Apple Watch & iPhone To Gain Dazzling Upgrade, Patent Suggests

A new patent adds fuel to the fire that Apple will restore Touch ID to the iPhone but, unlike previous iPhones where it sat next to the display, and unlike the iPad Air where it lives in the power button, this Touch ID will be beneath the display itself. Just as excitingly, it will be found in just the same place in an upcoming Apple Watch.

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Apple won’t be the first to put a fingerprint sensor under the display but it’s never been frantic to be first, if it can do it right.  

But no smartwatch maker has put anything like this in their devices. It would useful for authenticating payments or other higher-security actions on the Watch without having to enter a passcode, which is what happens every time you put the Watch on.

This patent, seen by Patently Apple, refers to an optical fingerprint sensor which may be sized to recognize a single finger and would work at speed. There are challenges to make such a sensor work, such as consistency of performance which may fail over time because the nature of what’s referred to as “glass-air interfaces” are not always stable.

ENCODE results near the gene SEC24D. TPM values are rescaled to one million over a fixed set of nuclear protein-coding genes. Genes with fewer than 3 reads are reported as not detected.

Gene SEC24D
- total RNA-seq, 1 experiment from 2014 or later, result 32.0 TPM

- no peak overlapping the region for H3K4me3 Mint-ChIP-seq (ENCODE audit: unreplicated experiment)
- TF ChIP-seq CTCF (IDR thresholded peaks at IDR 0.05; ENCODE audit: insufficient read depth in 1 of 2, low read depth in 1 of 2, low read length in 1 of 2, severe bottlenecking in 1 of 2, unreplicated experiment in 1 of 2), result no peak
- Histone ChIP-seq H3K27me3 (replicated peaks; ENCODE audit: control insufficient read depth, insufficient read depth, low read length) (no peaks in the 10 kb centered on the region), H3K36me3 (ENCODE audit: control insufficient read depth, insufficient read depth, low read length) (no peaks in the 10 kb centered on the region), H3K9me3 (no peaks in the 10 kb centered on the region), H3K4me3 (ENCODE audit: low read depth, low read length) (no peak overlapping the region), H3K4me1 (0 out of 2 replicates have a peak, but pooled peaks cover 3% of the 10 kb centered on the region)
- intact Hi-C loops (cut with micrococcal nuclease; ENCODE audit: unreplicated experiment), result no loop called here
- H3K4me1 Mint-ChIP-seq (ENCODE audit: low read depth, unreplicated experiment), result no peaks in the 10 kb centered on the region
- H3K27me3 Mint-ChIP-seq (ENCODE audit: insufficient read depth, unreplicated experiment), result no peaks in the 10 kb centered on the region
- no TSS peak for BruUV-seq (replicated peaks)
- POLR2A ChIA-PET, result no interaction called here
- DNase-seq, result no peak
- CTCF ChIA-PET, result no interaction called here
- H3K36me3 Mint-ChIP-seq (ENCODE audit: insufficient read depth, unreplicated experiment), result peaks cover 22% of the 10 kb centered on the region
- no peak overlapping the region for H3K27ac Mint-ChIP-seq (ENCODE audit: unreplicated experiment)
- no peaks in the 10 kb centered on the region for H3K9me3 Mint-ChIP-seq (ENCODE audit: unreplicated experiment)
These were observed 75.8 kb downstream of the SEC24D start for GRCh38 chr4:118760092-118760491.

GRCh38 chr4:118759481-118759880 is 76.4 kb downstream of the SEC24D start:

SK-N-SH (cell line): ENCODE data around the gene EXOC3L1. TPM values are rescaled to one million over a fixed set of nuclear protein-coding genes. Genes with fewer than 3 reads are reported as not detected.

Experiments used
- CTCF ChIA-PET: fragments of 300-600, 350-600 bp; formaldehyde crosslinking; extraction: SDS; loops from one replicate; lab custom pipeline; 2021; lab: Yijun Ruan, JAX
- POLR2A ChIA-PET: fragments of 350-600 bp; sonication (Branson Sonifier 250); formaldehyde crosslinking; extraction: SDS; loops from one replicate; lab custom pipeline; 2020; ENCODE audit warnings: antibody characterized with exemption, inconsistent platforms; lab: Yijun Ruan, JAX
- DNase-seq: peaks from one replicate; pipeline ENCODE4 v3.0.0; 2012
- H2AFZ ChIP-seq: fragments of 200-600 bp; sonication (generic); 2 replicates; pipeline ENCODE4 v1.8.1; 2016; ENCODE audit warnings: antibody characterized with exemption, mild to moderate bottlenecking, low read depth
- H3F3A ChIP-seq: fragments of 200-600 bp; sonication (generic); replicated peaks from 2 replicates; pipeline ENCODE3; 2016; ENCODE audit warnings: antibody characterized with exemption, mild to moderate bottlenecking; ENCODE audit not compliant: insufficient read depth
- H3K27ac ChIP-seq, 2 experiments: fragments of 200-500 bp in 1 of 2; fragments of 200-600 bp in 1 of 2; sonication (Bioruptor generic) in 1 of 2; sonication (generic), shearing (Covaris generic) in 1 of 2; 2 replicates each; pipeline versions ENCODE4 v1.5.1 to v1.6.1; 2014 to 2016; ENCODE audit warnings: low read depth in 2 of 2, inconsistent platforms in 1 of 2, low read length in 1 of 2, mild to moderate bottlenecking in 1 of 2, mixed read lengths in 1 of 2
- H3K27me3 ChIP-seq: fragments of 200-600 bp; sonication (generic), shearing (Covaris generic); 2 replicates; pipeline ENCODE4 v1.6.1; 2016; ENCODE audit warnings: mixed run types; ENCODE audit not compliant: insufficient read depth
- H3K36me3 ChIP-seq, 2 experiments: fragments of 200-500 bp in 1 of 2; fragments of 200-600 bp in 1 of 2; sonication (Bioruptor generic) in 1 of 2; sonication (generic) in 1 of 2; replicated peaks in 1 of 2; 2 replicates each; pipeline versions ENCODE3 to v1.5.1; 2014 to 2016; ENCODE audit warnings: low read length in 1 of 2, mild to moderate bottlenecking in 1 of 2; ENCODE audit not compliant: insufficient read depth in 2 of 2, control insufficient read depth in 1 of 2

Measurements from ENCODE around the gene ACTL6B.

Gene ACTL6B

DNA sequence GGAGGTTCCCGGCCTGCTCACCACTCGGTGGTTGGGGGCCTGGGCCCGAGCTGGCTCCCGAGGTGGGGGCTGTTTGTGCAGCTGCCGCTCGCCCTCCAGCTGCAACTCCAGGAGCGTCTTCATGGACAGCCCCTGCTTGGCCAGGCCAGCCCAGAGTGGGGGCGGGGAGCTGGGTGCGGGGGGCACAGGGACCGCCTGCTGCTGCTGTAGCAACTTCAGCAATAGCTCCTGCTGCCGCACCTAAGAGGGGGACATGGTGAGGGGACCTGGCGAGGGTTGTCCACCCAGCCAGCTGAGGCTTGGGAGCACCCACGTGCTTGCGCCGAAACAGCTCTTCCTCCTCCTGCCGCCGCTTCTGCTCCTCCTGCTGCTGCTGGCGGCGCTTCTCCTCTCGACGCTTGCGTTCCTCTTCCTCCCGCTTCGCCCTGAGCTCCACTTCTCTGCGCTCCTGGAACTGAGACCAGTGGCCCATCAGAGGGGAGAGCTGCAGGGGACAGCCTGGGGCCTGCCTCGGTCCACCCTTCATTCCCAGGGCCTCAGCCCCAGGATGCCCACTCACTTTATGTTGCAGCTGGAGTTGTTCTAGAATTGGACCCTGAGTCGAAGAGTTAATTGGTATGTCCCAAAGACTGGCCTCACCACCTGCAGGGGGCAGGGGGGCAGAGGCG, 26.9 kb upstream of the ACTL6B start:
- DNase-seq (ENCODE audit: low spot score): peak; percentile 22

So, the idea in the patent is “an apparatus for fingerprint sensing with a narrow field-of view (NFV) collimator and an organic imager. The apparatus includes a touch-display layer, a collimator layer and a pixelated image sensor.”

No, don’t worry, me neither, I had to look collimator up. It means “a device which narrows a beam of particles or waves”.

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The patent refers to a touch-display layer and this could be an OLED display with thin transparent layer. This, happily, is a situation evidenced in every iPhone 12 variant and every Apple Watch ever. The pixelated image sensor is the bit that can sense the carefully aligned reflected light.

“The surface touching the transparent layer is a surface of a human finger including ridges and valleys, and the collimator layer’s purpose is to separate weak reflections resulting from angled illumination of walls of valleys.”

Which is rather poetic. There’s lots more technical stuff in the patent, of the kind that we can be glad we don’t have to be troubled with. The point is that the patent is something that Apple points out in the patent could be readily put into an iPhone screen or that of the Apple Watch.

The usual warning applies: this is a patent so Apple may not put it in the very next iPhone (though the rumors that it will are growing by the week), or indeed any future product.

But the prospect is appealing.


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